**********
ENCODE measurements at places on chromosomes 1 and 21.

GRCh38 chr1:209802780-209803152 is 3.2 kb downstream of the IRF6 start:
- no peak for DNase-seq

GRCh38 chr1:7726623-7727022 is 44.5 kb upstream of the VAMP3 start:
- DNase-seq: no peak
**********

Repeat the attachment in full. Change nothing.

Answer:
ENCODE measurements at places on chromosomes 1 and 21.

GRCh38 chr1:209802780-209803152 is 3.2 kb downstream of the IRF6 start:
- no peak for DNase-seq

GRCh38 chr1:7726623-7727022 is 44.5 kb upstream of the VAMP3 start:
- DNase-seq: no peak